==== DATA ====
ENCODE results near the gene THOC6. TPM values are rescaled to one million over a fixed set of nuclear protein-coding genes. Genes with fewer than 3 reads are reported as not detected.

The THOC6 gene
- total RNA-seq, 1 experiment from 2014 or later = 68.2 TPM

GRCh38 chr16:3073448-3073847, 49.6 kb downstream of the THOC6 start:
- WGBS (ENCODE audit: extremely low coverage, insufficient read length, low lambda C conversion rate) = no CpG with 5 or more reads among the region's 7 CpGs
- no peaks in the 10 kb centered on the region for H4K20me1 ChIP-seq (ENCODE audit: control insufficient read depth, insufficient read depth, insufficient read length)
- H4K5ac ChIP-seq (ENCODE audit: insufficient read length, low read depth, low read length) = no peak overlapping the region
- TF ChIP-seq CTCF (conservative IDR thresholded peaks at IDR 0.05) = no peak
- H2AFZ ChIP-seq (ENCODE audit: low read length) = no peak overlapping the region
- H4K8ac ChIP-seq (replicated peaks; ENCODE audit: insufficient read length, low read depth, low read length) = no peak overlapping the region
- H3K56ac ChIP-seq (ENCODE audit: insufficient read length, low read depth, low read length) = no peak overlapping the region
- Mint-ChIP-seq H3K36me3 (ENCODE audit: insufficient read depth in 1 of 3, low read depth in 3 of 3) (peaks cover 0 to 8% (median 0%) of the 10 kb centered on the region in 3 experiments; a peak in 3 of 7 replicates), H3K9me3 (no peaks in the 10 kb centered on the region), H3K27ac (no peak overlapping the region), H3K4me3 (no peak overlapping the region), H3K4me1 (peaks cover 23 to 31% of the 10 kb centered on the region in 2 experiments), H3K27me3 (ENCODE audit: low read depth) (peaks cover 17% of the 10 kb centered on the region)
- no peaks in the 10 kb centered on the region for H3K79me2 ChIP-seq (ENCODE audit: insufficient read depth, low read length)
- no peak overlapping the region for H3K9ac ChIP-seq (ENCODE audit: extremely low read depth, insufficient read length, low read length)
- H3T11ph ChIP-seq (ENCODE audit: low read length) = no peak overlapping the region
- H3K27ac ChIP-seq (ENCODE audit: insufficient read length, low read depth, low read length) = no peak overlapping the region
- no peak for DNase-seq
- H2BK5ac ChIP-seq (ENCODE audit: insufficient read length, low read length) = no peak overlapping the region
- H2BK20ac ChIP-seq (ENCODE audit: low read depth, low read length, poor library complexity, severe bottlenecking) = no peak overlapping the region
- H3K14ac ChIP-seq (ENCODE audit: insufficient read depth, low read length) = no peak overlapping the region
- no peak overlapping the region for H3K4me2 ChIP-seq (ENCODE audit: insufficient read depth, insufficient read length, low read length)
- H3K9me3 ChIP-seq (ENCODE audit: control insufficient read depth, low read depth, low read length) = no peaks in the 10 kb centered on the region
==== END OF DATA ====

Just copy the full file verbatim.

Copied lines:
ENCODE results near the gene THOC6. TPM values are rescaled to one million over a fixed set of nuclear protein-coding genes. Genes with fewer than 3 reads are reported as not detected.

The THOC6 gene
- total RNA-seq, 1 experiment from 2014 or later = 68.2 TPM

GRCh38 chr16:3073448-3073847, 49.6 kb downstream of the THOC6 start:
- WGBS (ENCODE audit: extremely low coverage, insufficient read length, low lambda C conversion rate) = no CpG with 5 or more reads among the region's 7 CpGs
- no peaks in the 10 kb centered on the region for H4K20me1 ChIP-seq (ENCODE audit: control insufficient read depth, insufficient read depth, insufficient read length)
- H4K5ac ChIP-seq (ENCODE audit: insufficient read length, low read depth, low read length) = no peak overlapping the region
- TF ChIP-seq CTCF (conservative IDR thresholded peaks at IDR 0.05) = no peak
- H2AFZ ChIP-seq (ENCODE audit: low read length) = no peak overlapping the region
- H4K8ac ChIP-seq (replicated peaks; ENCODE audit: insufficient read length, low read depth, low read length) = no peak overlapping the region
- H3K56ac ChIP-seq (ENCODE audit: insufficient read length, low read depth, low read length) = no peak overlapping the region
- Mint-ChIP-seq H3K36me3 (ENCODE audit: insufficient read depth in 1 of 3, low read depth in 3 of 3) (peaks cover 0 to 8% (median 0%) of the 10 kb centered on the region in 3 experiments; a peak in 3 of 7 replicates), H3K9me3 (no peaks in the 10 kb centered on the region), H3K27ac (no peak overlapping the region), H3K4me3 (no peak overlapping the region), H3K4me1 (peaks cover 23 to 31% of the 10 kb centered on the region in 2 experiments), H3K27me3 (ENCODE audit: low read depth) (peaks cover 17% of the 10 kb centered on the region)
- no peaks in the 10 kb centered on the region for H3K79me2 ChIP-seq (ENCODE audit: insufficient read depth, low read length)
- no peak overlapping the region for H3K9ac ChIP-seq (ENCODE audit: extremely low read depth, insufficient read length, low read length)
- H3T11ph ChIP-seq (ENCODE audit: low read length) = no peak overlapping the region
- H3K27ac ChIP-seq (ENCODE audit: insufficient read length, low read depth, low read length) = no peak overlapping the region
- no peak for DNase-seq
- H2BK5ac ChIP-seq (ENCODE audit: insufficient read length, low read length) = no peak overlapping the region
- H2BK20ac ChIP-seq (ENCODE audit: low read depth, low read length, poor library complexity, severe bottlenecking) = no peak overlapping the region
- H3K14ac ChIP-seq (ENCODE audit: insufficient read depth, low read length) = no peak overlapping the region
- no peak overlapping the region for H3K4me2 ChIP-seq (ENCODE audit: insufficient read depth, insufficient read length, low read length)
- H3K9me3 ChIP-seq (ENCODE audit: control insufficient read depth, low read depth, low read length) = no peaks in the 10 kb centered on the region